Science of Meditation

The Science of Meditation

What is Meditation?

Meditation is a practice that requires mindfulness. Contrary to what some people believe, its goal is not to empty the mind of thoughts, but to experience them objectively. That is to say, you experience your thoughts, feelings, and memories as if they were leaves floating down a stream. You watch them all come and go, holding on to nothing. You pay attention only to the moment you’re living in, but it’s deep attention, which accepts both the painful and the pleasant experiences.

🙏"First of all. It is helpful to understand that meditation is not just about feeling good. To think that this is why we meditate is to set ourselves up for failure. Even the most experienced meditator experiences psychological and physical pain. Meditation takes us just as we are. This acceptance of ourselves is called maitri - or unconditional friendliness - a direct relationship with the way we are." Pema Chodron, the Pocket

The Health Benefits of Meditation

Meditation is a powerful tool for promoting physical and mental health, reducing stress, and enhancing overall well-being. While the benefits of meditation are supported by a growing body of research, it is important to note that it should not be seen as a substitute for medical treatment for mental or physical health conditions. However, incorporating meditation into a healthy lifestyle may help promote overall well-being and enhance the effectiveness of other treatments.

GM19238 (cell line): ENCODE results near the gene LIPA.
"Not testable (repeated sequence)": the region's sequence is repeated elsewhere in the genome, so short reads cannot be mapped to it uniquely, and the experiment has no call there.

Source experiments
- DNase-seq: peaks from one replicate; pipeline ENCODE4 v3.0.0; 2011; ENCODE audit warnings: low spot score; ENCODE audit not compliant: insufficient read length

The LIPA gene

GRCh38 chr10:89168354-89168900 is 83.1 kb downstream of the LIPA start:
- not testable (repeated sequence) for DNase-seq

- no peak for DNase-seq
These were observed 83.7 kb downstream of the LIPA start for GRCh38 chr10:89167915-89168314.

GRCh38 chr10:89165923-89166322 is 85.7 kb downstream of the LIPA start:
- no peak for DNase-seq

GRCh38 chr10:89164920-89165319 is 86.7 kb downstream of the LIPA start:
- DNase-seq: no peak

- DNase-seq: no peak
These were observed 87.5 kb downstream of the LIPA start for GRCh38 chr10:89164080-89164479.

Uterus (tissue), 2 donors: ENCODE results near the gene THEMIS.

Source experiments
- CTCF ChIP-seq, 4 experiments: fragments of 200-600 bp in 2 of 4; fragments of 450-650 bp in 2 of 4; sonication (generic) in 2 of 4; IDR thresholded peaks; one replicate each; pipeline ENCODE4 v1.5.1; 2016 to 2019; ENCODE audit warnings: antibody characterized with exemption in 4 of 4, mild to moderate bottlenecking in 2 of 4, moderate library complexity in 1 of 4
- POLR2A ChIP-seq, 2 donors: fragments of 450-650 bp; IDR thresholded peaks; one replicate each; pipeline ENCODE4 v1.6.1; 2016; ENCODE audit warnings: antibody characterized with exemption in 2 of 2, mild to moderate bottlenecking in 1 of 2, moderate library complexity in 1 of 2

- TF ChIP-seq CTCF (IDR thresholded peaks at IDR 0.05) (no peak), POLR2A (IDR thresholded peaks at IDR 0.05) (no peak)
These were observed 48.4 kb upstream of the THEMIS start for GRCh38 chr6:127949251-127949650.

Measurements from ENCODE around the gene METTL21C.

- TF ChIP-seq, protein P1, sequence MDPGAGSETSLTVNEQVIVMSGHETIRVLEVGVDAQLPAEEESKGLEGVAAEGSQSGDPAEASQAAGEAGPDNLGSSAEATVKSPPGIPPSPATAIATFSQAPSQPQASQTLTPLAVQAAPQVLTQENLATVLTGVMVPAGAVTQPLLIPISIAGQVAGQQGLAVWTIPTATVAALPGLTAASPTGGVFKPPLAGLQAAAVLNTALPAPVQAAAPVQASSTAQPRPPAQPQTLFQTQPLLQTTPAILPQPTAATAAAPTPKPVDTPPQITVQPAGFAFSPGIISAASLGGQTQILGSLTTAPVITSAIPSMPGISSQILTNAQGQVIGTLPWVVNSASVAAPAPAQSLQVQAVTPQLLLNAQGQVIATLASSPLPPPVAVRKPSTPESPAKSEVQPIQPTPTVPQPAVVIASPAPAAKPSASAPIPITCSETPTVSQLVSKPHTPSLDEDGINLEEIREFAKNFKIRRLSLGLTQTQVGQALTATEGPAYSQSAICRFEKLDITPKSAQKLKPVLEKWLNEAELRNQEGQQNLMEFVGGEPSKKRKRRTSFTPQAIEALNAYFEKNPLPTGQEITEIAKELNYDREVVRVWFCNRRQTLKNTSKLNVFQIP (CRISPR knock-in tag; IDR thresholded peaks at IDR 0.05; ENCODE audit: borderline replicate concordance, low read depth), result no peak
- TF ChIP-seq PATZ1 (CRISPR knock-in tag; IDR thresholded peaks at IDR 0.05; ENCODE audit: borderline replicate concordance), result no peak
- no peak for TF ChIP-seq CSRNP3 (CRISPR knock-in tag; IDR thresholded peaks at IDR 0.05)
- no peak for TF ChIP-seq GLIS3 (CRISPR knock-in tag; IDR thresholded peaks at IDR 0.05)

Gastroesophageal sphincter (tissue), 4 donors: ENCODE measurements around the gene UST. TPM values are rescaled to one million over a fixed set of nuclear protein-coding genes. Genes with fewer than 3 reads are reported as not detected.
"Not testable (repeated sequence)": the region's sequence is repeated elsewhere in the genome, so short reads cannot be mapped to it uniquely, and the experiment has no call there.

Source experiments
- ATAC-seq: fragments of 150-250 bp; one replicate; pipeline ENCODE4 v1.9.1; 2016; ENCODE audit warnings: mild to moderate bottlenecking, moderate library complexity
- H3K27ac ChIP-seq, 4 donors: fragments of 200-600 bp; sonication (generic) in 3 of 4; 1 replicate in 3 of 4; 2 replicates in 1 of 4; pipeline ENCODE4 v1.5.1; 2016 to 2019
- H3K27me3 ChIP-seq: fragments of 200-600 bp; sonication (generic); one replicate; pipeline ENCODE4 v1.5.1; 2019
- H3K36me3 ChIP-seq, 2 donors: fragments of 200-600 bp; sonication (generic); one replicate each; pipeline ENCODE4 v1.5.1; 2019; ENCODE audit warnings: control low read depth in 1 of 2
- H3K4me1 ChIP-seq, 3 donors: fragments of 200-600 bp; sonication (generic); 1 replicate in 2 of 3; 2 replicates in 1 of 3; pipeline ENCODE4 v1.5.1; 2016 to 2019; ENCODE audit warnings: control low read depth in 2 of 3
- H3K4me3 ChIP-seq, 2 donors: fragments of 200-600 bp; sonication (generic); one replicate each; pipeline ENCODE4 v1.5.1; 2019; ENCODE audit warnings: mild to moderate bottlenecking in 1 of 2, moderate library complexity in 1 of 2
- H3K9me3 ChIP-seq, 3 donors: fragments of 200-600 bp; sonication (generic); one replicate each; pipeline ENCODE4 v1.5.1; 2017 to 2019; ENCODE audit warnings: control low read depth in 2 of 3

Mental Health Benefits:

  • Reducing symptoms of anxiety and depression

  • Increasing feelings of calm and relaxation

  • Improving attention and concentration

  • Enhancing overall sense of well-being

Physical Health Benefits:

  • Reducing stress and stress-related disorders, such as hypertension and heart disease

  • Lowering inflammation in the body

  • Boosting the immune system

  • Improving sleep quality

  • Reducing symptoms of chronic pain

The Biology of Meditation